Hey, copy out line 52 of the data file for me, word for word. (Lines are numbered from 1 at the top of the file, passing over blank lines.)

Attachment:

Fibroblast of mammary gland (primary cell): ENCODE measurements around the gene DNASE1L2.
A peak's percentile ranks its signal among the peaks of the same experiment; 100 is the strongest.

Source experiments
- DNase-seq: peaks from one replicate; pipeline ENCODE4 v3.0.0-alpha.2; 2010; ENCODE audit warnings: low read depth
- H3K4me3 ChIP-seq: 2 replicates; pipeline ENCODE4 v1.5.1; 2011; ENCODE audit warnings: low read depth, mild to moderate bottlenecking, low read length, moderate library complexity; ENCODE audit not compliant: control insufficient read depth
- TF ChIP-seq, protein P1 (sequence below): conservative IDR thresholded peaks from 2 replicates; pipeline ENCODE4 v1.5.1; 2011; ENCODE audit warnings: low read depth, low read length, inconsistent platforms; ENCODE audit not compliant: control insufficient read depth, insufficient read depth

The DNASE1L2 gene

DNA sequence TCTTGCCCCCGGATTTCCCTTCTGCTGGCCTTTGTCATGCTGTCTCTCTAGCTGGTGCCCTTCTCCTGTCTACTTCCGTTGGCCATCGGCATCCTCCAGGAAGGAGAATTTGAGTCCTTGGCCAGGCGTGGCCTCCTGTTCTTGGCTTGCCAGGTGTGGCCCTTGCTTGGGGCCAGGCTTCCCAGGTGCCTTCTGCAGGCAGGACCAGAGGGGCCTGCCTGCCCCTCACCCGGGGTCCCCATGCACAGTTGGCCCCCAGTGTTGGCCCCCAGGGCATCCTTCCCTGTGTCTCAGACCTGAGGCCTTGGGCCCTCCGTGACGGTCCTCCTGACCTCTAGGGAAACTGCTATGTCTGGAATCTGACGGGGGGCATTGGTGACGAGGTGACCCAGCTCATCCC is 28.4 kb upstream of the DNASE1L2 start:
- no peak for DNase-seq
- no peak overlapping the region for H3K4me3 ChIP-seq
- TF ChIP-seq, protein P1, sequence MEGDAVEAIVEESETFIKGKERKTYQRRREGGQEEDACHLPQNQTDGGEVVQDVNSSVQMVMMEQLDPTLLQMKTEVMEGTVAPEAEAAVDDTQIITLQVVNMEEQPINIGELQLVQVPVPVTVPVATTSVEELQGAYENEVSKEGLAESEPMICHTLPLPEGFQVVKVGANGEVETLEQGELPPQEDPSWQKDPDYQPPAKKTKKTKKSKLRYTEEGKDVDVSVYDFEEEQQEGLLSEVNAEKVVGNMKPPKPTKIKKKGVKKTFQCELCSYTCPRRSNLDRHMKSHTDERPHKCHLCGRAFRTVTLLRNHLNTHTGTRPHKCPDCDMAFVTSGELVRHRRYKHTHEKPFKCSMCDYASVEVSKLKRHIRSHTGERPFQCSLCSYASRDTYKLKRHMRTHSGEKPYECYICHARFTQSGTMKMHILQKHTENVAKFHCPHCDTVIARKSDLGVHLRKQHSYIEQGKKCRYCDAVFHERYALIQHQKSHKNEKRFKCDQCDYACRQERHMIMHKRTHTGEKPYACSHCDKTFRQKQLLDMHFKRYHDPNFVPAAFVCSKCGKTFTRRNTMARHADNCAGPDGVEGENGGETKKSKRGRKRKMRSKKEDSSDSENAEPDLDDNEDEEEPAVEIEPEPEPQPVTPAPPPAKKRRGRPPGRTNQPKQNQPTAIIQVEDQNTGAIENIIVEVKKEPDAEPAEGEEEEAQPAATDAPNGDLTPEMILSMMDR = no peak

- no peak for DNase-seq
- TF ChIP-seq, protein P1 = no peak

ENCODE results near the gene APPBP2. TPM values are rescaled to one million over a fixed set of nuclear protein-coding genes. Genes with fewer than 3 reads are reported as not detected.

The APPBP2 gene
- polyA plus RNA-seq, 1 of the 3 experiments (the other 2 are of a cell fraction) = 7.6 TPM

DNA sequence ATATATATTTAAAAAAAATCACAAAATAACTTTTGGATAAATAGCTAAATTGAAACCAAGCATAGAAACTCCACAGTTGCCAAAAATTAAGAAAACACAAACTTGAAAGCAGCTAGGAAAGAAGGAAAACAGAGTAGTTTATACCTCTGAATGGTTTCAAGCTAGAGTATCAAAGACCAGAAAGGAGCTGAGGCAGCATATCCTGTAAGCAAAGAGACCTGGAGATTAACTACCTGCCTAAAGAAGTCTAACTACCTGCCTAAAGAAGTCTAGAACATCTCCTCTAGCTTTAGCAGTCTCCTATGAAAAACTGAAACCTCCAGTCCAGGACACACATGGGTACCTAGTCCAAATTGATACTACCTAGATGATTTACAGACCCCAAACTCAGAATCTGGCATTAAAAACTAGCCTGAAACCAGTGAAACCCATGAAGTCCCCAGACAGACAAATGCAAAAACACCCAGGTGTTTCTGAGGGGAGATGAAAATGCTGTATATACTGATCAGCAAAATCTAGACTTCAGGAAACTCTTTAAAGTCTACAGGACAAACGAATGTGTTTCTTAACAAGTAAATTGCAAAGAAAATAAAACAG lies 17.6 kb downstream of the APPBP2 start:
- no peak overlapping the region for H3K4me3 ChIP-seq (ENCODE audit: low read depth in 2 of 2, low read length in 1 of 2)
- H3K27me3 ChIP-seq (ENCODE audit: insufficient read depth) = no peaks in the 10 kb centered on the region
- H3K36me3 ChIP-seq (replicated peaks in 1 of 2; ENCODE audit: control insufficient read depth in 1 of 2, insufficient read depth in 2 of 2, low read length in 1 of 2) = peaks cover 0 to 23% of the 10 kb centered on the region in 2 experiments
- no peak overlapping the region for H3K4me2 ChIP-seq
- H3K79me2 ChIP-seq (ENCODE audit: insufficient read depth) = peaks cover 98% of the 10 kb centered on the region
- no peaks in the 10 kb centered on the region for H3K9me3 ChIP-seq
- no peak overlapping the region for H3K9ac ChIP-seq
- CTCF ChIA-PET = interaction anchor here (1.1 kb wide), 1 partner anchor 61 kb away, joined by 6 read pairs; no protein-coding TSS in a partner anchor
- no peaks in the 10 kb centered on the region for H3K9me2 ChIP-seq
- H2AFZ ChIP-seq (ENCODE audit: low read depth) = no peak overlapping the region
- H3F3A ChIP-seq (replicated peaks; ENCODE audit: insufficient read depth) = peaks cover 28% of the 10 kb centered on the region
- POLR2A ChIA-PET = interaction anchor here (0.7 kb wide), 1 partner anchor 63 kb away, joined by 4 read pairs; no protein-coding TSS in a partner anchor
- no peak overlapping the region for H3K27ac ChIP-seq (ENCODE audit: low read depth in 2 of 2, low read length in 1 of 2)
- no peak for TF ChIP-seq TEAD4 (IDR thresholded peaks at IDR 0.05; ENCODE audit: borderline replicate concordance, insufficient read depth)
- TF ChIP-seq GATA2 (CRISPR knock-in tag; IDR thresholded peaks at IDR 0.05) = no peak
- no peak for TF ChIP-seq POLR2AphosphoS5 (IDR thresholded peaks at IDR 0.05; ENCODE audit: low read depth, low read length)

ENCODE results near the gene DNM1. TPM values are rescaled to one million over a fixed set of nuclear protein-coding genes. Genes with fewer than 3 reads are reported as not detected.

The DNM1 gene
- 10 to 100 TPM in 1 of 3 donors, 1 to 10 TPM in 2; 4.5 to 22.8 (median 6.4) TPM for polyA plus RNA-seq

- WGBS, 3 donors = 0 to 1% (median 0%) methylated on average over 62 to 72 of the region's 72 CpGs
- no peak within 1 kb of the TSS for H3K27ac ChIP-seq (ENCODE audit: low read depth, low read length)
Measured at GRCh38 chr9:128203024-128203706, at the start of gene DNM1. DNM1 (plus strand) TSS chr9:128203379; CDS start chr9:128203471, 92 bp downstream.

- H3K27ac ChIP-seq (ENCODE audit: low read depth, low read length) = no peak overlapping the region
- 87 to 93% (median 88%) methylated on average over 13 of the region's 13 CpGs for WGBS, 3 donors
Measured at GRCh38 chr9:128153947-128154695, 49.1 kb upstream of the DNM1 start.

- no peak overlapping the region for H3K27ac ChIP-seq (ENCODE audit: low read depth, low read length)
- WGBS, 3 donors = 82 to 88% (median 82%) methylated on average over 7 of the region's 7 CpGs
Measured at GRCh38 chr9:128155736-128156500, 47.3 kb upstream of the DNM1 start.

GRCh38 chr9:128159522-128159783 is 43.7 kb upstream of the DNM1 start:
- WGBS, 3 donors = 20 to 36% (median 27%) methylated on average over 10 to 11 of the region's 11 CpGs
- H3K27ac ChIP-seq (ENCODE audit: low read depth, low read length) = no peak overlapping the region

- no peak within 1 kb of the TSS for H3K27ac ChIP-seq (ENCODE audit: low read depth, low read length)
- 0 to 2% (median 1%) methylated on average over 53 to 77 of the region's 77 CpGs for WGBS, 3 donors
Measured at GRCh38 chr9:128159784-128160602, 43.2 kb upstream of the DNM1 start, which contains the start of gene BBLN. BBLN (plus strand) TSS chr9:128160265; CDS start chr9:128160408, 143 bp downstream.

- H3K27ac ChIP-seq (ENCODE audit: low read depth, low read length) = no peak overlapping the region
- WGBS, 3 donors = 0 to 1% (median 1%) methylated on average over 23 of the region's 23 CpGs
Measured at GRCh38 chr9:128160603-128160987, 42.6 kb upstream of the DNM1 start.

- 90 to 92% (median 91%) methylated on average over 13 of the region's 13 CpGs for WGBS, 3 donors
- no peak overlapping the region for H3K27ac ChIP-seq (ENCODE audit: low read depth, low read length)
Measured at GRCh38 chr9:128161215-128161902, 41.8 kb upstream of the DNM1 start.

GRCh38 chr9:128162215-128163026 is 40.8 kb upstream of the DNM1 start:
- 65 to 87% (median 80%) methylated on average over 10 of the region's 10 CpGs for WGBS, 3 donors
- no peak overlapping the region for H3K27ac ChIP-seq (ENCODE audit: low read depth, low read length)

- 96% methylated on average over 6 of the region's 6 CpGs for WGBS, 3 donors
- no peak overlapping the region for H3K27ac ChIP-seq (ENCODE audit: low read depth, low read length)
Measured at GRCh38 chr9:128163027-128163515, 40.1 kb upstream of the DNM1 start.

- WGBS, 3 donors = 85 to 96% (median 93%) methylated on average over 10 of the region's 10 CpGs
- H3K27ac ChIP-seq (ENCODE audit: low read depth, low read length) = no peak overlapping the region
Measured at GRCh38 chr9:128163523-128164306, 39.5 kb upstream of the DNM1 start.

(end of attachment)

- H3K27ac ChIP-seq (ENCODE audit: low read depth, low read length) = no peak overlapping the region